Being a Wise Health Care Consumer Means Taking Charge of Your Health Long Before Things Go WrongPublished: Feb. 28, 2023
It may not come as much of a surprise, but studies suggest that Americans devote more of their time and energy to searching for the right car or home appliance than they do for finding a doctor or health plan.
But shouldn’t we be more concerned about our personal health care than the brand of car we drive or the washing machine we use?
How would you define a wise health care consumer?
Someone who is conscious of preventive health. They see a primary care provider even when they don’t feel like they need one. Establishing a relationship with a primary care provider is the important part. And then being able to talk to someone who you have a history with and you know their work flow for when or if things ever do go wrong. It’s about knowing you have someone you can reach out to if you don’t really know what’s going on, whether it’s anything from a sinus infection all the way up to cancer or end of life care, that’s what we’re here for.
Do most of your patients fit your definition?
The short answer is no.
The long answer is that everybody is in the same boat because everyone thinks their experience as a patient is unique. But the truth is that many people have neglected to establish or maintain a primary care relationship. Many people have fallen off at some point. It’s easy to do when things are going well. We see people who come in and say, “I feel bad about this.” And I say, “No, it’s common. The important thing is that you’re here.”
And, of course, there are a lot of people who are established and I see regularly, so it’s close to 50/50.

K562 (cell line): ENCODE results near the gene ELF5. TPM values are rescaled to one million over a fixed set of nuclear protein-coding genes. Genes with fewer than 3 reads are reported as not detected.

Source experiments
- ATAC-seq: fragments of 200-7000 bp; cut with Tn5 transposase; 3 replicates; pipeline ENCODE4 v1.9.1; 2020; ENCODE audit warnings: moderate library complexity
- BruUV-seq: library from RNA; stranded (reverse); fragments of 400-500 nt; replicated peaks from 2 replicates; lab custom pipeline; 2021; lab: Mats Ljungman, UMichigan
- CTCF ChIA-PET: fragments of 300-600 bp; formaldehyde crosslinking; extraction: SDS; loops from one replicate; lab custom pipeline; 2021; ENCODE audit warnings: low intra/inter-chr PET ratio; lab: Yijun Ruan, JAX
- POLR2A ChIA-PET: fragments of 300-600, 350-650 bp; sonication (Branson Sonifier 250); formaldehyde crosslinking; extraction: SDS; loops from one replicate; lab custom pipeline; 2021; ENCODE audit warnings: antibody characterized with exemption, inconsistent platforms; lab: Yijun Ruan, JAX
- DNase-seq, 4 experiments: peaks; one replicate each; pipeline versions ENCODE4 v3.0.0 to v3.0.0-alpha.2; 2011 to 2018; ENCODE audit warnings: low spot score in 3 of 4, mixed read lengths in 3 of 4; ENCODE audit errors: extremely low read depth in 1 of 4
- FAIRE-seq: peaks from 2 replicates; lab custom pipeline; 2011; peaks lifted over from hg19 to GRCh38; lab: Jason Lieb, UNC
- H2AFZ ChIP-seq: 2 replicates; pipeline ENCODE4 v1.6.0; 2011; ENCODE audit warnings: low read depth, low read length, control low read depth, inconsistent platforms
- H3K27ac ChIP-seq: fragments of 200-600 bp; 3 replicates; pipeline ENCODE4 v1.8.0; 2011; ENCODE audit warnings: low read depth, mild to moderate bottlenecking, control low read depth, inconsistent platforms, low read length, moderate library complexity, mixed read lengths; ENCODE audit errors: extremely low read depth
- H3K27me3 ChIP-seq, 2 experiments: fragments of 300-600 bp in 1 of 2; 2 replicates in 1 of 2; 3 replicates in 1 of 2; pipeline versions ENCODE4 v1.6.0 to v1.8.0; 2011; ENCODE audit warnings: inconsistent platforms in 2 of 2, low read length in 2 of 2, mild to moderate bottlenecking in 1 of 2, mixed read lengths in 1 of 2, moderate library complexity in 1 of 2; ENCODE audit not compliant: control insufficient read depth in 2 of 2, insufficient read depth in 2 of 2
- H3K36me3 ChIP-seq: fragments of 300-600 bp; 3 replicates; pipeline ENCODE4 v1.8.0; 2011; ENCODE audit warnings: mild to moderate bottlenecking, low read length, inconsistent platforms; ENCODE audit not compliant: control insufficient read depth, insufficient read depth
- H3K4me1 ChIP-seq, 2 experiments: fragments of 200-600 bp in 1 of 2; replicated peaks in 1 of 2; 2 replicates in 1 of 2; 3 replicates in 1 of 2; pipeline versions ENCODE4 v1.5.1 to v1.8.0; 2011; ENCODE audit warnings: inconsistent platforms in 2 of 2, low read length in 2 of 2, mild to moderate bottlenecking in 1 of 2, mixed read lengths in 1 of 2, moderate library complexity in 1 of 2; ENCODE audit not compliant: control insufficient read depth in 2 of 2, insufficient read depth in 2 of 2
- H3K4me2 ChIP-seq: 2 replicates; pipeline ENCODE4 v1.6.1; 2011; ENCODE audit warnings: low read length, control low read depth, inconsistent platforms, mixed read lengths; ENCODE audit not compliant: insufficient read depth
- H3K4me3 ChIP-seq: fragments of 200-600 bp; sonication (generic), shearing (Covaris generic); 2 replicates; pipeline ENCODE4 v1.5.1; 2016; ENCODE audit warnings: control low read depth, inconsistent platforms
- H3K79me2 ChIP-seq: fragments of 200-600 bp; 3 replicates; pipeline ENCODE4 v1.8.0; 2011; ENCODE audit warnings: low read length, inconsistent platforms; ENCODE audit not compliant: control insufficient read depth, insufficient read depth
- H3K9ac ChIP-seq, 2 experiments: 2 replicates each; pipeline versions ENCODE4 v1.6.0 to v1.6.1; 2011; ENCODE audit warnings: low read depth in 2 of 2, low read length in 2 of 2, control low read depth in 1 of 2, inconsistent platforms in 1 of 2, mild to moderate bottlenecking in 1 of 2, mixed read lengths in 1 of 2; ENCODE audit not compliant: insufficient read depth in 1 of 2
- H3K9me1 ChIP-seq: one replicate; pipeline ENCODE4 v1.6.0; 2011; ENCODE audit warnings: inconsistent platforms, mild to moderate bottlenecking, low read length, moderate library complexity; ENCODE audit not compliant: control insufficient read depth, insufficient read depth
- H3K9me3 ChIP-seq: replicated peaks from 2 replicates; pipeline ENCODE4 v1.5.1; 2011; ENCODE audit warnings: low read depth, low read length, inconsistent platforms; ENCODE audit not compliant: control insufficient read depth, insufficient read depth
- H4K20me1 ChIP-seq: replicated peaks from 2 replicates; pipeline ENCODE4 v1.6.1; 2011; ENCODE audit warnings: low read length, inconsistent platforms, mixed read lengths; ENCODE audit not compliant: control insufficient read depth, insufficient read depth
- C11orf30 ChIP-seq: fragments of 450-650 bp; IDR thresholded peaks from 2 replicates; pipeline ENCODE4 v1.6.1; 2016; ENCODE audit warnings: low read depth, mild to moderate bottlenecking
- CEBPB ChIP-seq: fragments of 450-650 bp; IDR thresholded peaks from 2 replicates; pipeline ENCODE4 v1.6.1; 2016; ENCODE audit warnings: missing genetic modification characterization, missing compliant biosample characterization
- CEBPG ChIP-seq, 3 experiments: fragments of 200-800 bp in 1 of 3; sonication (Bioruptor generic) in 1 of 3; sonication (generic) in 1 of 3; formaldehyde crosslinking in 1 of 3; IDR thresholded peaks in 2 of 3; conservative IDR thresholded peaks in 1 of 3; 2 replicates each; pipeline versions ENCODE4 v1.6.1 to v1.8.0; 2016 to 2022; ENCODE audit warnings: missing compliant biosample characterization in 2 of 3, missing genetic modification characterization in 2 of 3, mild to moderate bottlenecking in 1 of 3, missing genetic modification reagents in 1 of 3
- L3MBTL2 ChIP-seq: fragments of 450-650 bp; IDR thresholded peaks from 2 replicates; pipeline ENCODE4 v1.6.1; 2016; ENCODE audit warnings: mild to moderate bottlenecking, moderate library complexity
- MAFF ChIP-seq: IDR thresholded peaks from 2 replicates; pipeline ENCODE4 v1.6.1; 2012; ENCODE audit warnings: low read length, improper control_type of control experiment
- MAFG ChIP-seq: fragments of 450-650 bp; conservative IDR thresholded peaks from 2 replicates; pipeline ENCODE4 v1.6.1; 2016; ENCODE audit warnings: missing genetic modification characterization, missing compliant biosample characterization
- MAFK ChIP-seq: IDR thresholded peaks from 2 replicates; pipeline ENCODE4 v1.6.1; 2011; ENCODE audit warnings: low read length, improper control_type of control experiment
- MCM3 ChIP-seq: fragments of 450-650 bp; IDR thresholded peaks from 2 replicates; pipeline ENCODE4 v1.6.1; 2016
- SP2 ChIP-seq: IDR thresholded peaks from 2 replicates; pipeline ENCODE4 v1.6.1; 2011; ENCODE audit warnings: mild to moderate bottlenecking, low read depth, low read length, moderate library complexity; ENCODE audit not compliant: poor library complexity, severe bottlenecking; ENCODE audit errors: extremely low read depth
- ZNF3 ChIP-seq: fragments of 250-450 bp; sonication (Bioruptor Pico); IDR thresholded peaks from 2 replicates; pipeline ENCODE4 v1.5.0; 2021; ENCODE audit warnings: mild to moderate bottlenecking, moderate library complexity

What are ways that you establish relationships with new patients?
I try to get to know them. Where did you grow up? What do you like to do for fun? What bad habits do you have? If you’re ready to make a change, how can we change those habits? You just evaluate where someone is with their mental and physical health, including their tobacco use and alcohol consumption. And once you see where they’re at, you can help them down the yellow brick road.
How do you try to help patients make wise health care decisions?
I talk to them about logic. If something sounds too good to be true, whether it’s a supplement or something you hear in the news, it probably is. That’s where the relationship and resources come into play. Because we don’t just want to treat things when they fall apart – that’s what preventative and screening care is all about – we’re also here to answer questions about things you’re unsure of.
What are the benefits of an educated and involved patient?
I think it’s a double-edged sword because sometimes being educated means knowing what you’re supposed to do. But knowing it and doing it are two different things. So there’s some benefit to being aware of your health and knowing that you should eat a healthy diet and exercise.